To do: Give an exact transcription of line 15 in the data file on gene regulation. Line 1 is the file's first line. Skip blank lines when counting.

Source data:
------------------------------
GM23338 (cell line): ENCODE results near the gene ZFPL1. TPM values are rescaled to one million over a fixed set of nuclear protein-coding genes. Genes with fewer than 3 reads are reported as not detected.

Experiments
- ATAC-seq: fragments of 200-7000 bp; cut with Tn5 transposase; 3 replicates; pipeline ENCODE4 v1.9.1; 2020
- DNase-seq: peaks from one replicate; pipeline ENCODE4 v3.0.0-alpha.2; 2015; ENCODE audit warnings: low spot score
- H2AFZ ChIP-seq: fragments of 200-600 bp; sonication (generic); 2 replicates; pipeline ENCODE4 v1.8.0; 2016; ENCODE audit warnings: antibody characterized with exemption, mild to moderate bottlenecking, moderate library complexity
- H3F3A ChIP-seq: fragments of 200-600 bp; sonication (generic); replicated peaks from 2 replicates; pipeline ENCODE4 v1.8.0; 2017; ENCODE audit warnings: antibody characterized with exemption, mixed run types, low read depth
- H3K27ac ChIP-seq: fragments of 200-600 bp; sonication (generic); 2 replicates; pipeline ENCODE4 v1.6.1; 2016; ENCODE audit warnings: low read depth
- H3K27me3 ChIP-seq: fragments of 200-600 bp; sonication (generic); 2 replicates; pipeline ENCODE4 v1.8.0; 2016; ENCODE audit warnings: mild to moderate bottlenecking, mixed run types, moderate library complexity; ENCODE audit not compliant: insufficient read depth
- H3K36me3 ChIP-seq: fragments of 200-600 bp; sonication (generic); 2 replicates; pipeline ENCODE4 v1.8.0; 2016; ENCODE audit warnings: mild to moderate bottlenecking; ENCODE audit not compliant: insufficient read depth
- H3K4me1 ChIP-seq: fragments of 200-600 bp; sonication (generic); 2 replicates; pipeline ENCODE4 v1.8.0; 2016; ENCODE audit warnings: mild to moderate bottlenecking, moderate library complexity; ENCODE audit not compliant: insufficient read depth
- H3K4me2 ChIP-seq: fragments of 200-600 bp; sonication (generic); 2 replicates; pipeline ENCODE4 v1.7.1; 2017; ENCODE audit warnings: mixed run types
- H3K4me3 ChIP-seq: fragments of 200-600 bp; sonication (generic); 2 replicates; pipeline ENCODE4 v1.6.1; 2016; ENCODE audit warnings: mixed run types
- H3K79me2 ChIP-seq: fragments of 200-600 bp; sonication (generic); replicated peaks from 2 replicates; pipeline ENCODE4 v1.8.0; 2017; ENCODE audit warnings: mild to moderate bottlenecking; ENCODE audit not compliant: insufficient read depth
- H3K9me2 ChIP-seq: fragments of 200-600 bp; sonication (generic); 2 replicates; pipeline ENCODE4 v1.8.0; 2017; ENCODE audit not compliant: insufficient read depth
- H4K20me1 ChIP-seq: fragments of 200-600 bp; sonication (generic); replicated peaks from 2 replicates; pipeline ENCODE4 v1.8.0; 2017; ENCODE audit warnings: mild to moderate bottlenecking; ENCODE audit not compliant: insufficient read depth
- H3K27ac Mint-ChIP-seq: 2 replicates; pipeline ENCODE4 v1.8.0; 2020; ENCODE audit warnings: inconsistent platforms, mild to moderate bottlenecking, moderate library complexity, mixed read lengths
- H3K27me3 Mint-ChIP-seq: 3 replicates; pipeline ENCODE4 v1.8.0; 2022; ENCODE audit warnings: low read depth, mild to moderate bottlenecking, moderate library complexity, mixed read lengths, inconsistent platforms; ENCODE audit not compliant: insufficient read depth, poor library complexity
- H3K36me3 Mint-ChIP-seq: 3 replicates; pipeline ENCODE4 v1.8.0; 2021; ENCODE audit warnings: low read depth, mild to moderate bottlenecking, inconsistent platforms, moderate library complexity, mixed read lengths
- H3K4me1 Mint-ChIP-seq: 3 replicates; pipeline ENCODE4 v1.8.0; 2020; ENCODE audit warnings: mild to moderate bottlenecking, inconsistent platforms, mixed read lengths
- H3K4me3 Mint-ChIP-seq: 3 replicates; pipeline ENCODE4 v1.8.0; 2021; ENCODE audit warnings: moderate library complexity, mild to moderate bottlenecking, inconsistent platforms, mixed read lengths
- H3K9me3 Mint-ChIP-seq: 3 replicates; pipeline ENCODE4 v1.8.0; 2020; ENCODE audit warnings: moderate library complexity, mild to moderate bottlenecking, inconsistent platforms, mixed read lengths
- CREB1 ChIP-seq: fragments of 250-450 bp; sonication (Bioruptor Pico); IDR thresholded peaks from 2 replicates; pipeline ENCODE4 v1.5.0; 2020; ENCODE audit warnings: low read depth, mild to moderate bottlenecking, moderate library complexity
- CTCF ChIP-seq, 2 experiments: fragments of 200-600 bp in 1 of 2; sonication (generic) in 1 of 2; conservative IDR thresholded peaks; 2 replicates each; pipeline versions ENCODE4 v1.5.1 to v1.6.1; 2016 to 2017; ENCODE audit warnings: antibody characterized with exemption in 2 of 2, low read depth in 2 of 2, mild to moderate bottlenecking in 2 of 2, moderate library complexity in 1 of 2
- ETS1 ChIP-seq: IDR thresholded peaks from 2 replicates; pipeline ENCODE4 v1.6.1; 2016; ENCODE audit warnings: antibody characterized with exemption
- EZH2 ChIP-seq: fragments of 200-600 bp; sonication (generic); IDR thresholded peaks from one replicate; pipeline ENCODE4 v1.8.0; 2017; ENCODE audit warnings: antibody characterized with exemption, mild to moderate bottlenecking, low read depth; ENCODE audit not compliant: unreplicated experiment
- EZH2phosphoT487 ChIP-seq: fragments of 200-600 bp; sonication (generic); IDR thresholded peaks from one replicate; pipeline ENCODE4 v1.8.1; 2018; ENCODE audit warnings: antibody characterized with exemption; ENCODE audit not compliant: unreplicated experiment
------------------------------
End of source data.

- H4K20me1 ChIP-seq: fragments of 200-600 bp; sonication (generic); replicated peaks from 2 replicates; pipeline ENCODE4 v1.8.0; 2017; ENCODE audit warnings: mild to moderate bottlenecking; ENCODE audit not compliant: insufficient read depth